And number 3 is for the plugin developers.

3. KEEP IT SIMPLE! Don’t create stuff on top of other dependencies. Don’t require a certain compiler. Make your stuff work with Codekit and maaaaaaannnnnnnyyyyyy more people will be using your plugin. People like me, who prototype, who live in the design world more than the developer world. Make it easy for us. Please! Don’t complicate the web! You aren’t making it better with your complicated processes. You are only making it better for a small subset of people. Other front-end devs like you. And there are a lot of people that can benefit from your brain and your creations if you’ll KEEP IT SIMPLE!

Thanks for listening.

10 Hours Later...Dad: "Alright! We are almost there! I got Node running on Heroku with a MongoDB that's going to house your content. Now, I pushed everything to GitHub. so if you need to make edits, you need to create your own SSH key and upload that to GitHub. But before that..."

Yes, I know, it shouldn’t take a developer 10 hours to spin up Node and Mongo on Heroku, it just feels like it when you’re striving for simplicity.


When I was your age, we used brackets and parentheses in our code, and we liked it!

Sometimes when I’m using a sewing machine, I find that pushing the fabric through gets so repetitive that I don’t realize that something weird happened with the thread coming out of the lower bobbin, so when I stop to look after I’m done, I see that the underside is a weird clumpy, stringy mess. And then I have to start over.

I get that same feeling sometimes when I’m coding with CoffeeScript and Jade. For those of you unfamiliar with CoffeeScript, it’s just like JavaScript, but you don’t have to use parentheses or brackets. Or semi-colons. In fact, you’re punished if you do. Although for functions without arguments, you need to use parens otherwise it will get mad. So it’s fickle. Plus, you can’t just make your changes and it will just work, you need to compile CoffeeScript into JavaScript. I think psychologically as you’re writing it, you believe it is saving you time not having to write “var” to declare variables and writing your if/else clauses more like a sentence (which is actually nice, but I’m disappointed when I can’t use if … ? … : … syntax), but I tend to think in the long run, you don’t save time because you won’t run into the errors that you would with normal JavaScript. Ok, so debugging JS is a pain in itself, but adding syntax errors on top of that drive an old woman battier!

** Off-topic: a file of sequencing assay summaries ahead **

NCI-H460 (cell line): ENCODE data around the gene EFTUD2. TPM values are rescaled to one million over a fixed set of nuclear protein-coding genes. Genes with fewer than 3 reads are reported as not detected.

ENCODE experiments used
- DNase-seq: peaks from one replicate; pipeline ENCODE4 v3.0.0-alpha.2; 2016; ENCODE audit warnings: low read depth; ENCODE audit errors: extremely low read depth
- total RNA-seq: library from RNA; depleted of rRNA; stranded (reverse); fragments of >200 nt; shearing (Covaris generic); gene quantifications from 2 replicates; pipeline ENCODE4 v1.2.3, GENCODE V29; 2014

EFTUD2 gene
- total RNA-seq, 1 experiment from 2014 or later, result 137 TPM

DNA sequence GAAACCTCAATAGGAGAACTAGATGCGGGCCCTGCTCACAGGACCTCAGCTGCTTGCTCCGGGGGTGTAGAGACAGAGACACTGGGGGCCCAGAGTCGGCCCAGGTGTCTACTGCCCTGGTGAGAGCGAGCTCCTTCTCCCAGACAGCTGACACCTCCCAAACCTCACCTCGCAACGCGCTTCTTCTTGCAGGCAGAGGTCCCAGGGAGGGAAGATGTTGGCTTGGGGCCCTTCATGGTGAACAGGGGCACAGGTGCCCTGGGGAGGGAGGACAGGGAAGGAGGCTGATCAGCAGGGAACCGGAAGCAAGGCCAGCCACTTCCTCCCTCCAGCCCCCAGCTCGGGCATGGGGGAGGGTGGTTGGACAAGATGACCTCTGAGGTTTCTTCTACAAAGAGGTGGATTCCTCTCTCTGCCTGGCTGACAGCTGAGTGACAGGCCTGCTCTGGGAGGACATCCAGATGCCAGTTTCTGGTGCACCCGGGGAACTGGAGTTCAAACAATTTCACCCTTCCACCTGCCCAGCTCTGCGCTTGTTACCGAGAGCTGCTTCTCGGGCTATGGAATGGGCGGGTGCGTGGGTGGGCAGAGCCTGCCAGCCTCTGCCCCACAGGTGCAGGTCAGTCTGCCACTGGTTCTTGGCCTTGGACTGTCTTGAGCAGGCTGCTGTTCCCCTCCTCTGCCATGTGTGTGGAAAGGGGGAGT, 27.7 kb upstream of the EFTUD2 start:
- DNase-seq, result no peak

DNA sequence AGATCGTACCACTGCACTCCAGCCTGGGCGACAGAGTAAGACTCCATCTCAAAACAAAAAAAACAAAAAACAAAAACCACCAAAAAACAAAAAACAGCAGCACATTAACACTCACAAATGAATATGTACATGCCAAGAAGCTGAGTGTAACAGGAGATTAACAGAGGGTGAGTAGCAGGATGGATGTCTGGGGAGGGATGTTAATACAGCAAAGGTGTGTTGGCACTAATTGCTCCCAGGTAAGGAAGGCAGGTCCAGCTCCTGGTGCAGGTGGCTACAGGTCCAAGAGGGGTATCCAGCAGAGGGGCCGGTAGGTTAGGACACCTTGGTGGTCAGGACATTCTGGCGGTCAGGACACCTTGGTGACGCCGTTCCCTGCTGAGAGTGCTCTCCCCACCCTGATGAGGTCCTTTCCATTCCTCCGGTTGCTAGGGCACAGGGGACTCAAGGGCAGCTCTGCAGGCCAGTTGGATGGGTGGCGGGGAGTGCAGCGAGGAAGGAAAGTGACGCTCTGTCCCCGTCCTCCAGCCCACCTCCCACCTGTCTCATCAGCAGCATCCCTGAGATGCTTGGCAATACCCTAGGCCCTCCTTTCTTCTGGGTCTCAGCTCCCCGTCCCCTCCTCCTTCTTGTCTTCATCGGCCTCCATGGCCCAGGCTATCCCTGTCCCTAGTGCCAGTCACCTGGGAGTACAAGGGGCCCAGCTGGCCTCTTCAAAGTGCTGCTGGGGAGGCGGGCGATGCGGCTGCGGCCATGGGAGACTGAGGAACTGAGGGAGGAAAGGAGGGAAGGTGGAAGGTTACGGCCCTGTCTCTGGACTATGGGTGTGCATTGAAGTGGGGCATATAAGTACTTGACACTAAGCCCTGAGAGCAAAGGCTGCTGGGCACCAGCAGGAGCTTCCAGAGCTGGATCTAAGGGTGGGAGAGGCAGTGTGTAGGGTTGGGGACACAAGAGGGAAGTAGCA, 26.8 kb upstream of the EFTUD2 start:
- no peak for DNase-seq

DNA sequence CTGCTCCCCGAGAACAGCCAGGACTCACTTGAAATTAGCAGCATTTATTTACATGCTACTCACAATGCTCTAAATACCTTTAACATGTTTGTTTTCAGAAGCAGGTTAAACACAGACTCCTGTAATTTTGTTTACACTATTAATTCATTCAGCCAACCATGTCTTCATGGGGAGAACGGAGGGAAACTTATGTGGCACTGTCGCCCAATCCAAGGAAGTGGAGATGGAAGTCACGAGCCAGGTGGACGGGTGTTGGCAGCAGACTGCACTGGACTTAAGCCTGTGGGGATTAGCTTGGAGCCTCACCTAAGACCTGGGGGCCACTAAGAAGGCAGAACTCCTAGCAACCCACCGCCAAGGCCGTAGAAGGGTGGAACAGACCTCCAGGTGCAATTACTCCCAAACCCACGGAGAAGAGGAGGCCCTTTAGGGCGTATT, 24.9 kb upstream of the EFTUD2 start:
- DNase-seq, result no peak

error: reserved word “var”

Jade has a similar idea except it is a templating language for Node, so it’s basically HTML without brackets. I recently spent a lot of time rewriting my HTML so there are no brackets and making sure I’m indenting properly. Of course, after I figured out that I can change the indenting to use spaces from the bottom of Brackets, I got much less of those errors, but there’s nothing like vague errors like “Error at new JS_Parse_Error” that only get resolved after trying if/else clauses with and without the leading -. Looking now at the docs, I guess you never need the leading – anymore, which is a good move because I could never figure out when I needed it and when not.

Invalid indentation, you can use tabs or spaces but not both.


Don’t get me wrong, I love the evolution of programming languages, and it’s good to see that people are still coming out with new stuff, but sometimes I just feel like I’m too old to understand why not using brackets is so awesome. Especially when I sit there writing some code and I go to the browser to test it, and there’s an error because I indented poorly.

I just started a new prototyping project using Node, and I actually pined for two seconds about how it would be nice to use Jade, but then I found EJS which accomplishes the same thing, but it’s more of the PHP/JSP/Angular approach where you just add code directly into your HTML. Whew! There really is a language that exists for everyone. You don’t have to force yourself to use something just because everyone else does. I’ll be ok until the next wave of new-fangled languages come out. Maybe like this?!


This has been brought to you by Gladys, whose first programming language was Logo.